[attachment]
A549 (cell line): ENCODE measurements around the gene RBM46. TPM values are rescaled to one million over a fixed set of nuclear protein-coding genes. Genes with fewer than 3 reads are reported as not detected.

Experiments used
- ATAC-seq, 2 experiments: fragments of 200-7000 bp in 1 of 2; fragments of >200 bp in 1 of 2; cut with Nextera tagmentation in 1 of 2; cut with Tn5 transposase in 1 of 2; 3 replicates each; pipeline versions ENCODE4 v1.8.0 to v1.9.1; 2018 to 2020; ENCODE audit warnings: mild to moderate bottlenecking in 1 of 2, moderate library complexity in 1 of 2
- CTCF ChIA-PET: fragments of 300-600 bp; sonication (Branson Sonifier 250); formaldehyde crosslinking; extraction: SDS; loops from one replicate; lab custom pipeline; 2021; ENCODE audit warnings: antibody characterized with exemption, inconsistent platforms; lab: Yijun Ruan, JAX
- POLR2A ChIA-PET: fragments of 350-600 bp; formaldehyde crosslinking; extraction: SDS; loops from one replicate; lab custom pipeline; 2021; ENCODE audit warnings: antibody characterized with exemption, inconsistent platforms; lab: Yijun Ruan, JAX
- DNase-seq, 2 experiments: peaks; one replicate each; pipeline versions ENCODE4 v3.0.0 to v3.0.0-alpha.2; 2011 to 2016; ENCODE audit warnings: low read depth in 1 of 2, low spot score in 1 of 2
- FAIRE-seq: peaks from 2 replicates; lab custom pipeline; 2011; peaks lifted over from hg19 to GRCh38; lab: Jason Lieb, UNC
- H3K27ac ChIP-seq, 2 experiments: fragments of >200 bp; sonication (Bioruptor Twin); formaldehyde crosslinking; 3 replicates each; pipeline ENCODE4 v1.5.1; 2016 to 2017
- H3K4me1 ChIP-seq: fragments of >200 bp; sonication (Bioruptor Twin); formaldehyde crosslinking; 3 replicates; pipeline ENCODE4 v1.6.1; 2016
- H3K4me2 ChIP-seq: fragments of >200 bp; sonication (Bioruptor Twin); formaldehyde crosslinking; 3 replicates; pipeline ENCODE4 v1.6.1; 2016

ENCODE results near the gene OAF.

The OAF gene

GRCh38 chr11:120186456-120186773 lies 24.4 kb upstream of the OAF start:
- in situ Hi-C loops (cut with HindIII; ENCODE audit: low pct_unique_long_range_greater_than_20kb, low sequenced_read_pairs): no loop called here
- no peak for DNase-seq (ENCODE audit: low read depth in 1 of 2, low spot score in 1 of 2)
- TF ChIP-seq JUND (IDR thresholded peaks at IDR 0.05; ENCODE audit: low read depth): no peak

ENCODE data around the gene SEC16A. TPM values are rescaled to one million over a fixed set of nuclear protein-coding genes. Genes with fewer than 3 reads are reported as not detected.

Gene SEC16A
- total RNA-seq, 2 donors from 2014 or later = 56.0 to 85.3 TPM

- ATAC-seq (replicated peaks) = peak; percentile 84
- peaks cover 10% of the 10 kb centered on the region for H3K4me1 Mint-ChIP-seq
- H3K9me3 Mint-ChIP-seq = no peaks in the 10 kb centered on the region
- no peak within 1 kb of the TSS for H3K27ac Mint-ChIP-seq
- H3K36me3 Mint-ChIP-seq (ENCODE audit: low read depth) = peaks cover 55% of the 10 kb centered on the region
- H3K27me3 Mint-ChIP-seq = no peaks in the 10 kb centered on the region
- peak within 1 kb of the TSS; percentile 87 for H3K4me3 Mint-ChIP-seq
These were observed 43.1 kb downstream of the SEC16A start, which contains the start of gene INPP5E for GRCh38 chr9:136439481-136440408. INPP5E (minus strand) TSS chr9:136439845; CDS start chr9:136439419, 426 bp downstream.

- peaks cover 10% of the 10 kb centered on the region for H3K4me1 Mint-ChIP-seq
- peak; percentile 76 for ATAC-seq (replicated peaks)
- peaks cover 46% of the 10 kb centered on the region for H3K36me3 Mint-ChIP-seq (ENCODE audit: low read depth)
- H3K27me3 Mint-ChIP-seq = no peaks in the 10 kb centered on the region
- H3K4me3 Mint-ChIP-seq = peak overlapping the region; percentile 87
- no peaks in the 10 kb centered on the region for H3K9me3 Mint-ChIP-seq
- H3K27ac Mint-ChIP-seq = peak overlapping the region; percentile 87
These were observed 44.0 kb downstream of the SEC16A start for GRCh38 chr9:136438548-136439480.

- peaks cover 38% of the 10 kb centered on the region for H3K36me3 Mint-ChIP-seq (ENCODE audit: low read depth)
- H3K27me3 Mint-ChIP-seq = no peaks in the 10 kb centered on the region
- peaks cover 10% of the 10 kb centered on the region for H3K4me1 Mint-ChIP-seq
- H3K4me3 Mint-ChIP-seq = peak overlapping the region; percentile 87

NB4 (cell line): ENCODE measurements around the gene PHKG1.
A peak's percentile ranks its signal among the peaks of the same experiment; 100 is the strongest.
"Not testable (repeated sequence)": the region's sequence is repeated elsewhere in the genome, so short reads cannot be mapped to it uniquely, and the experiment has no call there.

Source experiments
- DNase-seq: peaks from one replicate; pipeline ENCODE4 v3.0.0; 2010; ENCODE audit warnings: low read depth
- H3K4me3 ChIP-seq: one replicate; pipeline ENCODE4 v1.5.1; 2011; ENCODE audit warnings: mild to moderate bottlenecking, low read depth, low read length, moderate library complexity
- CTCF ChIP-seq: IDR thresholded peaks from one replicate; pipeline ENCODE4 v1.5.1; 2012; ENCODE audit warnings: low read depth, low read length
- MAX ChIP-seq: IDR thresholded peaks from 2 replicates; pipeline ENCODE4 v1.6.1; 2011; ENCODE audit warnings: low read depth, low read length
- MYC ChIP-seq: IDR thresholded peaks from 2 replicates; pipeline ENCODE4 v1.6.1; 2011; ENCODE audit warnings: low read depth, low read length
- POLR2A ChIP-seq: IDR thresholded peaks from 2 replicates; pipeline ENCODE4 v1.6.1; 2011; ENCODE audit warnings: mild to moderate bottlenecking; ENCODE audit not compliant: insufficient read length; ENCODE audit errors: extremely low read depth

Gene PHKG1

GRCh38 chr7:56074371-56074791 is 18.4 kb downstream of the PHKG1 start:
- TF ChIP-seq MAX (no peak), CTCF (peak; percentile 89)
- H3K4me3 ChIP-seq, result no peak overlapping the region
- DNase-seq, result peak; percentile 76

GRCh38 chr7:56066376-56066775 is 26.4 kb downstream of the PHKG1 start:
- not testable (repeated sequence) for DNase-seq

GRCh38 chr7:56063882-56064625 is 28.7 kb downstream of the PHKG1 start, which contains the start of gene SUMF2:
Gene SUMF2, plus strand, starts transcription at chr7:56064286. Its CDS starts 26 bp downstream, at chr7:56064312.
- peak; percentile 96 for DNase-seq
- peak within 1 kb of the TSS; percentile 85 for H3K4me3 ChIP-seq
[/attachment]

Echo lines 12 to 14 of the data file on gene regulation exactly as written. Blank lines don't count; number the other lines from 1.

The OAF gene

GRCh38 chr11:120186456-120186773 lies 24.4 kb upstream of the OAF start:
- in situ Hi-C loops (cut with HindIII; ENCODE audit: low pct_unique_long_range_greater_than_20kb, low sequenced_read_pairs): no loop called here